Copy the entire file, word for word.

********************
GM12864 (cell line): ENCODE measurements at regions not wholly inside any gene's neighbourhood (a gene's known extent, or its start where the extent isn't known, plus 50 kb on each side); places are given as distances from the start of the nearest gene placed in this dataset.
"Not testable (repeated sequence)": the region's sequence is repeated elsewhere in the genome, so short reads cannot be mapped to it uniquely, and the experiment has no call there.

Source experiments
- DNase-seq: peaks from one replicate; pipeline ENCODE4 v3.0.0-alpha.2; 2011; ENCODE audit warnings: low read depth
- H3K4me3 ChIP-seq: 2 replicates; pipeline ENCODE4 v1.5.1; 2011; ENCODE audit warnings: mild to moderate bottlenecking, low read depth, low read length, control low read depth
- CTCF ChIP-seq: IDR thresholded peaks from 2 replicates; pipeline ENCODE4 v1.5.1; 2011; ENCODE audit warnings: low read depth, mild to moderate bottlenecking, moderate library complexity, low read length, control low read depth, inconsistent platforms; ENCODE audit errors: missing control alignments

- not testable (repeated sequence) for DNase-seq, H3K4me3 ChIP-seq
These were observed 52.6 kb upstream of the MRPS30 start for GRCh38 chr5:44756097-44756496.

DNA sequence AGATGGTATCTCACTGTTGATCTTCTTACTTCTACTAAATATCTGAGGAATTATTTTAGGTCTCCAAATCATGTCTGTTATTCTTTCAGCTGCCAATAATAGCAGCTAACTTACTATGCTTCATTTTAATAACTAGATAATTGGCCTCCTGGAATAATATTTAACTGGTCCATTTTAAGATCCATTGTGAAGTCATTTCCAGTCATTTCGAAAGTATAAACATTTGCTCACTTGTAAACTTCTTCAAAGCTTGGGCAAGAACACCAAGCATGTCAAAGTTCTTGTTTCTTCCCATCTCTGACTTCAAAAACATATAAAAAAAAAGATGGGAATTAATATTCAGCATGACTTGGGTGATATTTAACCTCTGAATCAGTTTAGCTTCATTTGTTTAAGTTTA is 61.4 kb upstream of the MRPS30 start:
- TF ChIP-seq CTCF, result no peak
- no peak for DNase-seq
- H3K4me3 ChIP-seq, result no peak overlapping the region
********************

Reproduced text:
GM12864 (cell line): ENCODE measurements at regions not wholly inside any gene's neighbourhood (a gene's known extent, or its start where the extent isn't known, plus 50 kb on each side); places are given as distances from the start of the nearest gene placed in this dataset.
"Not testable (repeated sequence)": the region's sequence is repeated elsewhere in the genome, so short reads cannot be mapped to it uniquely, and the experiment has no call there.

Source experiments
- DNase-seq: peaks from one replicate; pipeline ENCODE4 v3.0.0-alpha.2; 2011; ENCODE audit warnings: low read depth
- H3K4me3 ChIP-seq: 2 replicates; pipeline ENCODE4 v1.5.1; 2011; ENCODE audit warnings: mild to moderate bottlenecking, low read depth, low read length, control low read depth
- CTCF ChIP-seq: IDR thresholded peaks from 2 replicates; pipeline ENCODE4 v1.5.1; 2011; ENCODE audit warnings: low read depth, mild to moderate bottlenecking, moderate library complexity, low read length, control low read depth, inconsistent platforms; ENCODE audit errors: missing control alignments

- not testable (repeated sequence) for DNase-seq, H3K4me3 ChIP-seq
These were observed 52.6 kb upstream of the MRPS30 start for GRCh38 chr5:44756097-44756496.

DNA sequence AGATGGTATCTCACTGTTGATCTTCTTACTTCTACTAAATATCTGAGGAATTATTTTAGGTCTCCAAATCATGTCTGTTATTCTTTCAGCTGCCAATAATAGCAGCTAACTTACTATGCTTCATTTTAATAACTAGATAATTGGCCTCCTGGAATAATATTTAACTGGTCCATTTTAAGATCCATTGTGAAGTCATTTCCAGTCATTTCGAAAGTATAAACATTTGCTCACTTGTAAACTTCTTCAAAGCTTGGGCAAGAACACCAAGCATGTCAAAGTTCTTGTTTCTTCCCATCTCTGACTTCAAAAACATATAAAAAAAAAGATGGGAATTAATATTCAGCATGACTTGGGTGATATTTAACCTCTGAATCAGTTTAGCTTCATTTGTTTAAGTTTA is 61.4 kb upstream of the MRPS30 start:
- TF ChIP-seq CTCF, result no peak
- no peak for DNase-seq
- H3K4me3 ChIP-seq, result no peak overlapping the region